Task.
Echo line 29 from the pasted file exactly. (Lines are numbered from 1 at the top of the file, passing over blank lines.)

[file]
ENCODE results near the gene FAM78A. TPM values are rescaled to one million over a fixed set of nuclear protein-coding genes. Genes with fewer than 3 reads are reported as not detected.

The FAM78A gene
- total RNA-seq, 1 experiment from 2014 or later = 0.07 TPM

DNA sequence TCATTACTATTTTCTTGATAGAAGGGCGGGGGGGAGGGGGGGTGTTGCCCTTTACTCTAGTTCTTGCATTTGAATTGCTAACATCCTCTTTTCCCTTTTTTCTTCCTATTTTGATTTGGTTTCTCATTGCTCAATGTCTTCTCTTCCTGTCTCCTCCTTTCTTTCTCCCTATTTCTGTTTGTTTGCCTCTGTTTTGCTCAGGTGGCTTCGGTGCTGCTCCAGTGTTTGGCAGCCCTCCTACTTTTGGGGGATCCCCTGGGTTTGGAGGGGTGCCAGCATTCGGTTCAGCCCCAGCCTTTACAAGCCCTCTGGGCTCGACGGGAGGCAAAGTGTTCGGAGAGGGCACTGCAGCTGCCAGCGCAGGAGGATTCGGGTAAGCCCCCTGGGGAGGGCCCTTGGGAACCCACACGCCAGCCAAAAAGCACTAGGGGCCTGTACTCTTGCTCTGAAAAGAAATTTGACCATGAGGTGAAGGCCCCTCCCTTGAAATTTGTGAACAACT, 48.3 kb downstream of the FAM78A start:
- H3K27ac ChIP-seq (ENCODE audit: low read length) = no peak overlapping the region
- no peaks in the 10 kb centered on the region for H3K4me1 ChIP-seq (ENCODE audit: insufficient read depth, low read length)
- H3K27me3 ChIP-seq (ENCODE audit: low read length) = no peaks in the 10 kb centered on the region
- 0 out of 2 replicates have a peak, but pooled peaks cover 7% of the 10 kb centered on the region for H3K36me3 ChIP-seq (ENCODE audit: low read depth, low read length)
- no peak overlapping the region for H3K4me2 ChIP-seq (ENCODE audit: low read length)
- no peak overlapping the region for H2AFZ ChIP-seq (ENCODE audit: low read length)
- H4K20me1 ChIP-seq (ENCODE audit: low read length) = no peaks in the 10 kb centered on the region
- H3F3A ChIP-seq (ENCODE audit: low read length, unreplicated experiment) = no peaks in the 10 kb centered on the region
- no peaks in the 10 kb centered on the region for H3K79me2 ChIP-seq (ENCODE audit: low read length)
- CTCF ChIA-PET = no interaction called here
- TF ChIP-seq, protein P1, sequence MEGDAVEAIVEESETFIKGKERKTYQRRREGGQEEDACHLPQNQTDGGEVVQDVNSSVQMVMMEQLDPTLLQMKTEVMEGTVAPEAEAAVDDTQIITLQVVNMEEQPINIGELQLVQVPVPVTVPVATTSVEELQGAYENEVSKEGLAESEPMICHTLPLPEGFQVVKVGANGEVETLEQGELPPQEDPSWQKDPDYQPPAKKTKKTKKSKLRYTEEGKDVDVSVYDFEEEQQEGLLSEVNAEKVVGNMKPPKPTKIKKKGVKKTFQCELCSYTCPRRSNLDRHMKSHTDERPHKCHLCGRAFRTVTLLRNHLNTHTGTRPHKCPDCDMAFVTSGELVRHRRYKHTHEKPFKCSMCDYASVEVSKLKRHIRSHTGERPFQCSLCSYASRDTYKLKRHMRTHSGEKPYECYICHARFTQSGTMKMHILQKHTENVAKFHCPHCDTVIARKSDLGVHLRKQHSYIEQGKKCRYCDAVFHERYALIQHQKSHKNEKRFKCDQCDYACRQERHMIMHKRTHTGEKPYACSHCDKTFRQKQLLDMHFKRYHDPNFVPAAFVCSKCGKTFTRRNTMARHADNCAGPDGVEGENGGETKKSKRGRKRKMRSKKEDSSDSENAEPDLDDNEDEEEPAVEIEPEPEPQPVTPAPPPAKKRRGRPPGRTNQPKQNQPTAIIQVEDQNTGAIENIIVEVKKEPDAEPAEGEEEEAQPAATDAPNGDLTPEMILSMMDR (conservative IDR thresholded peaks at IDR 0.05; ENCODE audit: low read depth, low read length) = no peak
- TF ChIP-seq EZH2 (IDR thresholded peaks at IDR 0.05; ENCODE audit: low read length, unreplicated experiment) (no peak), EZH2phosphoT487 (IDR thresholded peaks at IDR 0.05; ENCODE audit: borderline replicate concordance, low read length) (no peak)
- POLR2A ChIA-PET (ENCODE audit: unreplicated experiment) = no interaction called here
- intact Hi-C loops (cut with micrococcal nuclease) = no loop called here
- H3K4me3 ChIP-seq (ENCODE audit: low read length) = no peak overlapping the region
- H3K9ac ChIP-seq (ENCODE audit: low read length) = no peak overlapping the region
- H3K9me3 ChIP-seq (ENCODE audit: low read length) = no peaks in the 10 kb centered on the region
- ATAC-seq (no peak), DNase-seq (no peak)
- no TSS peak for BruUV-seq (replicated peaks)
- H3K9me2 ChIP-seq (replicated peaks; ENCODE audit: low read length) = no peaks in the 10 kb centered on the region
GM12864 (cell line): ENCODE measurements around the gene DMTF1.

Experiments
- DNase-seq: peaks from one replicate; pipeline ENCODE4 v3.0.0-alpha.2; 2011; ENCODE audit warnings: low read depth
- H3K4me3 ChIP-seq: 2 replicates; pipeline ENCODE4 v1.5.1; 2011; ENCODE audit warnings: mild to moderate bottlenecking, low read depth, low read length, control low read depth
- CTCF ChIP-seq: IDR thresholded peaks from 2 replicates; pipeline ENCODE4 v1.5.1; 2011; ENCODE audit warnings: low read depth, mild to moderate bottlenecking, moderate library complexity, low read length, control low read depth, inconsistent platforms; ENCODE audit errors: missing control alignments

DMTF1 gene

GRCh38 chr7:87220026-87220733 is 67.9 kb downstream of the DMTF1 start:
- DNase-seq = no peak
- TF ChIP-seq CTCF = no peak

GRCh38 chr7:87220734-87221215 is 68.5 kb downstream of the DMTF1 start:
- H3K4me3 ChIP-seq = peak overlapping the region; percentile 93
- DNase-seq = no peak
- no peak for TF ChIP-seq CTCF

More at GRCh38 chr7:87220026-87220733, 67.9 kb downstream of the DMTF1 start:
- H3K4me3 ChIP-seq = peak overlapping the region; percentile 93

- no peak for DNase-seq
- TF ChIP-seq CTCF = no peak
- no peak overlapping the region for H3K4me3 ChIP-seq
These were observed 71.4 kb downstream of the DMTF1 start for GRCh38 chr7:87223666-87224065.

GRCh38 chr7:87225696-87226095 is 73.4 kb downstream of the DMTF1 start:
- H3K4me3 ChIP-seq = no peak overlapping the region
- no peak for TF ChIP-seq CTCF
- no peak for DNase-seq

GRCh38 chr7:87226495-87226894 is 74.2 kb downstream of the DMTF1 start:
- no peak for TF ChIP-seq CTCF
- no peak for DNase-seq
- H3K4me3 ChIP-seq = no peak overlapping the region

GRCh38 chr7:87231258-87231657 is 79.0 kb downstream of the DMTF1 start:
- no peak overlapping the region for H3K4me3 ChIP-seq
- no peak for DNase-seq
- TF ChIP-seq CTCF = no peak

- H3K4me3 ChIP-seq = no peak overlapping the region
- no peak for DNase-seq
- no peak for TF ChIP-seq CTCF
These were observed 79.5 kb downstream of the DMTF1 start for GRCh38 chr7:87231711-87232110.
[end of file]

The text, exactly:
- CTCF ChIP-seq: IDR thresholded peaks from 2 replicates; pipeline ENCODE4 v1.5.1; 2011; ENCODE audit warnings: low read depth, mild to moderate bottlenecking, moderate library complexity, low read length, control low read depth, inconsistent platforms; ENCODE audit errors: missing control alignments